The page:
What is the Solar Villages Initiative Act?

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WASHINGTON, D.C. — The Solar Villages Initiative Act or H.R. 570 outlines the ways in which sustainable solar energy can be achieved within rural village populations around the globe, initially by using lanterns. The bill gives the authority to fund renewable energy projects to the president in coordination with the U.S. Agency for International Development and other members of the executive branch.

Rep. Jose Serrano (D-NY-15) sponsored the bill supporting sustainable solar energy opportunities in villages, allowing for the use of technologies that require electricity. A lot of modern equipment that can assist the rural population requires power. Additionally, under this legislation, solar powered lanterns would be made available. A renewable way to light a village is important if there is no access to electricity.

Under this same legislation, the empowerment of female-owned businesses in developing countries would be prioritized. This bill outlines the funds available to the president, with $5 million in 2018 increasing to $15 million by 2023.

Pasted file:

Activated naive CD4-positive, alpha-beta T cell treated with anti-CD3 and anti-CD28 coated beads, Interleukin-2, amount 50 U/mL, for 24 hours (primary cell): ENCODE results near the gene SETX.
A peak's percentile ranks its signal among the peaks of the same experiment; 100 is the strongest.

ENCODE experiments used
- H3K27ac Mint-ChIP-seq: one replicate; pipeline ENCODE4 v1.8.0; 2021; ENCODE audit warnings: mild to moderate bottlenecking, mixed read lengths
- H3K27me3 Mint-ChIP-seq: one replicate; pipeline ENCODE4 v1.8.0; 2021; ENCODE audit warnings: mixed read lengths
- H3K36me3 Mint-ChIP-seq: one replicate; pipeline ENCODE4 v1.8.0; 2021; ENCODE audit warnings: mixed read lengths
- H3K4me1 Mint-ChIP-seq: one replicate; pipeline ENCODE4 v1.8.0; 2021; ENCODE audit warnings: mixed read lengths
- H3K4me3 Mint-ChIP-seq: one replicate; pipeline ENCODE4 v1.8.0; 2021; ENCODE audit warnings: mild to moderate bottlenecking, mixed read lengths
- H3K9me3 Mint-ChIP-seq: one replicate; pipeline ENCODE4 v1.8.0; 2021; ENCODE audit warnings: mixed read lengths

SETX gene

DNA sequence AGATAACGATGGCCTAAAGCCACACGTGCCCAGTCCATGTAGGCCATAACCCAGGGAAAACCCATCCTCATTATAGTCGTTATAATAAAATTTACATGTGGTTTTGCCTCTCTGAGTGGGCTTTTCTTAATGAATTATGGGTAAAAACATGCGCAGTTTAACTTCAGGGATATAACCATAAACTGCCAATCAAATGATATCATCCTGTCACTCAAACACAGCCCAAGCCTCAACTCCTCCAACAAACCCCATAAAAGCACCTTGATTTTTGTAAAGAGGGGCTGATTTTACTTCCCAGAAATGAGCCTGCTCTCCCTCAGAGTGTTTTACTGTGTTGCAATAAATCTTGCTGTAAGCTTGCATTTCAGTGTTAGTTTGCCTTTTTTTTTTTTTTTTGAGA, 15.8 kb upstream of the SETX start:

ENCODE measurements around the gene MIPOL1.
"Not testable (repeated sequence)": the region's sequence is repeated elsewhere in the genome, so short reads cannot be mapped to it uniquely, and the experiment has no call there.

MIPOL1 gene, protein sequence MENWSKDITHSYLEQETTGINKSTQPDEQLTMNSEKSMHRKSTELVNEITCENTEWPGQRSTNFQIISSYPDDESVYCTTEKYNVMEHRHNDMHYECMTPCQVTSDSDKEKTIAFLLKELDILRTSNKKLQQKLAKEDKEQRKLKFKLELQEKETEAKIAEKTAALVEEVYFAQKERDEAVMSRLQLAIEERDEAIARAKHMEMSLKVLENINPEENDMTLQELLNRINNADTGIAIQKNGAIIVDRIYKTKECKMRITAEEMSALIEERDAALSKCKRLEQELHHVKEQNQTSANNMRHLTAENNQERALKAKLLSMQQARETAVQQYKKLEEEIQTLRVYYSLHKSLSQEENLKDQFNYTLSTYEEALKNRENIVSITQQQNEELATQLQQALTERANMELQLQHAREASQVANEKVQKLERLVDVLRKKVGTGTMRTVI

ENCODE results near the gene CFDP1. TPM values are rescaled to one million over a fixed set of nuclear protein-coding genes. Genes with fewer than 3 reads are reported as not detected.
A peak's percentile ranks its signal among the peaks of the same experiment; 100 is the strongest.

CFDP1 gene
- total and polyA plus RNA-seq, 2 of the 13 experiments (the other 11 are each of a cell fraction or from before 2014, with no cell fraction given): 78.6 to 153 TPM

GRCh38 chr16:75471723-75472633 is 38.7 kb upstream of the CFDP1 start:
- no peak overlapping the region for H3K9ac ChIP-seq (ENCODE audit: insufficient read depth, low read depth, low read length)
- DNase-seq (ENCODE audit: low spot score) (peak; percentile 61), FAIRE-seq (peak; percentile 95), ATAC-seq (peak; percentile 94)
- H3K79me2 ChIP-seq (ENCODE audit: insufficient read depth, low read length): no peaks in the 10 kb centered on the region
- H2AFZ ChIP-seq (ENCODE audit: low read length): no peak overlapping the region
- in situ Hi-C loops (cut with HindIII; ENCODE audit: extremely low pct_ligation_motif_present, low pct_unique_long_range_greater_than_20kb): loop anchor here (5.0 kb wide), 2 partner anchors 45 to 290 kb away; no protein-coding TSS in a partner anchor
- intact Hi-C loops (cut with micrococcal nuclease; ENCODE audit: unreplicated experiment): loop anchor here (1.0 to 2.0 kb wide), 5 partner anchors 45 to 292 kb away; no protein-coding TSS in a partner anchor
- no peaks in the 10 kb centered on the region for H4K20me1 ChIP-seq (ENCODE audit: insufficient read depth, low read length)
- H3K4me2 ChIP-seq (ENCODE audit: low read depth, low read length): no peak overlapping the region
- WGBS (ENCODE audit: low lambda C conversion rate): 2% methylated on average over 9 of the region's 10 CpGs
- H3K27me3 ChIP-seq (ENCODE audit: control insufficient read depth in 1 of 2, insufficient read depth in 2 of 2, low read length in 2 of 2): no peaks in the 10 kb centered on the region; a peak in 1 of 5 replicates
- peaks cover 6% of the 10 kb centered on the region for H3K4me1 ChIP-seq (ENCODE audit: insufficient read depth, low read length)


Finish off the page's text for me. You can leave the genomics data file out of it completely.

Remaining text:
Within this bill, the availability of credit and other services to microfinance and microenterprise clients in developing countries would increase. Training in solar technology would also be provided along with technical assistance, which is a crucial component in assuring energy is collected effectively and consistently.

The global rural population is expected to reach its peak around 2020. Projections show the numbers declining into 2050 by 0.3 billion people because of urbanization. Most of the countries that have a majority rural population are located in Africa and Asia.

Under the Solar Villages Initiative Act, villages would get access to solar lanterns and lamps as well as other forms of solar energy. While Africa and Asia are urbanizing swiftly, there are still many populations that are heavily rural. A sustainable source of electricity and lights is prioritized within the Solar Villages Initiative Act. Solar energy businesses would get credit to supply the demand of the rural population.

Nick Katsos

Photo: Flickr

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Nick Katsos

Nick writes for The Borgen Project from Tucson, AZ. His academic interests include Psychology and he spent his early days in Greece.

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